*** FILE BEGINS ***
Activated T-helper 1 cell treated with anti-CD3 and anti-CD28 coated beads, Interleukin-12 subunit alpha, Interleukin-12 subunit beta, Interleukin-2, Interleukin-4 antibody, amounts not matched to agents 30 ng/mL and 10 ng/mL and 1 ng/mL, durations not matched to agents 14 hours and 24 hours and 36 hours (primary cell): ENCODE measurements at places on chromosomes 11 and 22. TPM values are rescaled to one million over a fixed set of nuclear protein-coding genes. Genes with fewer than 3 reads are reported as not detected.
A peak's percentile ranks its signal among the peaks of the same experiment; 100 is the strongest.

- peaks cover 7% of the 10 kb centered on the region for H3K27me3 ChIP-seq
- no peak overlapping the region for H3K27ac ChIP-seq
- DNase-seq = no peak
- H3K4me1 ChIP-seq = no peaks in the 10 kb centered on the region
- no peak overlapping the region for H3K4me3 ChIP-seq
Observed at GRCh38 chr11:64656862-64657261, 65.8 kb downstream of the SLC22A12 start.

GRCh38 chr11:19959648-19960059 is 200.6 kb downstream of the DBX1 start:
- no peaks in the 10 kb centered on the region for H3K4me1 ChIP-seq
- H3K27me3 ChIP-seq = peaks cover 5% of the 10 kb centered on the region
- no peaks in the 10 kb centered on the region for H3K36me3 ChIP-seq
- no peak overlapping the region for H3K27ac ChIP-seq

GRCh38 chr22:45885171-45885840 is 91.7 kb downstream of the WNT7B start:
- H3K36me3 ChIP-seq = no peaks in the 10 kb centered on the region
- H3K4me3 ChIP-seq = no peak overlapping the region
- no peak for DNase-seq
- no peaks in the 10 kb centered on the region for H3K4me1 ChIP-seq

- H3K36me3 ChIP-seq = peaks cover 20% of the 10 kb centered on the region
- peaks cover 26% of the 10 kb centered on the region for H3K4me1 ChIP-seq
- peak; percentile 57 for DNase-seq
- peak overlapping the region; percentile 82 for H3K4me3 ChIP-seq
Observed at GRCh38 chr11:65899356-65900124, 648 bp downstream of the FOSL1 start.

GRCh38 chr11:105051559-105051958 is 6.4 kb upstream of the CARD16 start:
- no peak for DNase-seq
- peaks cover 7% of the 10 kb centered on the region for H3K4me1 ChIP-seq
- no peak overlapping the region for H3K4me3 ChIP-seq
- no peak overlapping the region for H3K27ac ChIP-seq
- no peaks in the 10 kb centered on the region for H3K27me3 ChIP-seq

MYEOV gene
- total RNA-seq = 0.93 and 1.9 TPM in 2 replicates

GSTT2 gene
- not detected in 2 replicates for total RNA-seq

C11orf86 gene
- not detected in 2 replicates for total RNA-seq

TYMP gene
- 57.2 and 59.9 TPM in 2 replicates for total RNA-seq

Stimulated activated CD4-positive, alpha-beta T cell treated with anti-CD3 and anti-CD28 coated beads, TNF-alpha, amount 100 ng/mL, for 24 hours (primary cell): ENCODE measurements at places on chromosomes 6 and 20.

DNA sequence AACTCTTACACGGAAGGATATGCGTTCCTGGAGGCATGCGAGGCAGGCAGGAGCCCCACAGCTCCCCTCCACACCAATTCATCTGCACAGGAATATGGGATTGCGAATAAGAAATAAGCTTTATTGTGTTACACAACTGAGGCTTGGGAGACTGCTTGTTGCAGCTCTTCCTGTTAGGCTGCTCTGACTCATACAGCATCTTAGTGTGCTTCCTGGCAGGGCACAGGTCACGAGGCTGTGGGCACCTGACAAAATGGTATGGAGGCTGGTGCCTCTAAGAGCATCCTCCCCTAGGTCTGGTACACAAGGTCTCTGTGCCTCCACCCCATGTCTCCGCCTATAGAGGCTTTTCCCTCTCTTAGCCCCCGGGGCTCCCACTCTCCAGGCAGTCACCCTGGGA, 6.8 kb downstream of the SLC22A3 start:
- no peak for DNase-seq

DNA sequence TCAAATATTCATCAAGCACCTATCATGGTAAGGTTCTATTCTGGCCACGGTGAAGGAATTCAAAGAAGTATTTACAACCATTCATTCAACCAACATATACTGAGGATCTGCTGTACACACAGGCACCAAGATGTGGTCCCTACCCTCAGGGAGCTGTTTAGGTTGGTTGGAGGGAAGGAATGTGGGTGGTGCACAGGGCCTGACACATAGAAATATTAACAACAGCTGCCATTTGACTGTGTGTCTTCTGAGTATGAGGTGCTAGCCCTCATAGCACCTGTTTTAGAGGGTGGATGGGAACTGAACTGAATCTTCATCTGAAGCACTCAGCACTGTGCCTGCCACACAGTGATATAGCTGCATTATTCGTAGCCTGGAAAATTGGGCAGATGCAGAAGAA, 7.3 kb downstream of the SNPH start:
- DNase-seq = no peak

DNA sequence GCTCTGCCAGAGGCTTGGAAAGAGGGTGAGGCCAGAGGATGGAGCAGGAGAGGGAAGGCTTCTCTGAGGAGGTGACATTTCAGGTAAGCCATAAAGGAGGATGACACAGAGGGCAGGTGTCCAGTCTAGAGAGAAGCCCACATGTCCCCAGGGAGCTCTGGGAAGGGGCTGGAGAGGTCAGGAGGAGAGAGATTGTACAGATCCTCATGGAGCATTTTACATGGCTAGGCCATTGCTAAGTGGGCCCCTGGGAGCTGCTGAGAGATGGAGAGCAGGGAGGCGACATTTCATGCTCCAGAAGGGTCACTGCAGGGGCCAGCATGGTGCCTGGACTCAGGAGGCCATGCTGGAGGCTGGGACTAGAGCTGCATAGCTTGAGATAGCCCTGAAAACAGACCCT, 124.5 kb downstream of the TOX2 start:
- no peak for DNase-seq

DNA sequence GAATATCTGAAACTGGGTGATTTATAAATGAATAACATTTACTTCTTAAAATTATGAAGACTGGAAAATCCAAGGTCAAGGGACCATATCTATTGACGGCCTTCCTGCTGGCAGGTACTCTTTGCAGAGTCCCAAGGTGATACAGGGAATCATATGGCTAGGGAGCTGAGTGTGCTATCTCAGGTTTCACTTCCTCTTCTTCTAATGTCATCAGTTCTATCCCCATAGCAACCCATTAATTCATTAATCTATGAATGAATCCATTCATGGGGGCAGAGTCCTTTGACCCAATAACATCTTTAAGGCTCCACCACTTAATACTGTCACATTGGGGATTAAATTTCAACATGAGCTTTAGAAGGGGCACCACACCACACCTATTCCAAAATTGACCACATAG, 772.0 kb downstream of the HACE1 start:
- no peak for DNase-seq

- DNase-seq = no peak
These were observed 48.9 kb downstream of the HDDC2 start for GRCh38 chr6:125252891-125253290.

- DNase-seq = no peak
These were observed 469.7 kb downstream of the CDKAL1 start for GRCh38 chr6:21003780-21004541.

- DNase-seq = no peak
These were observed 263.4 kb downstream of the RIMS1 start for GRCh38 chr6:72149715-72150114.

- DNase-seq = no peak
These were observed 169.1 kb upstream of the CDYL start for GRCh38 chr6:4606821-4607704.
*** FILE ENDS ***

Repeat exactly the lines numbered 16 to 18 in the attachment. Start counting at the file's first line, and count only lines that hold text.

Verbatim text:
- H3K4me3 ChIP-seq = no peak overlapping the region
- no peak for DNase-seq
- no peaks in the 10 kb centered on the region for H3K4me1 ChIP-seq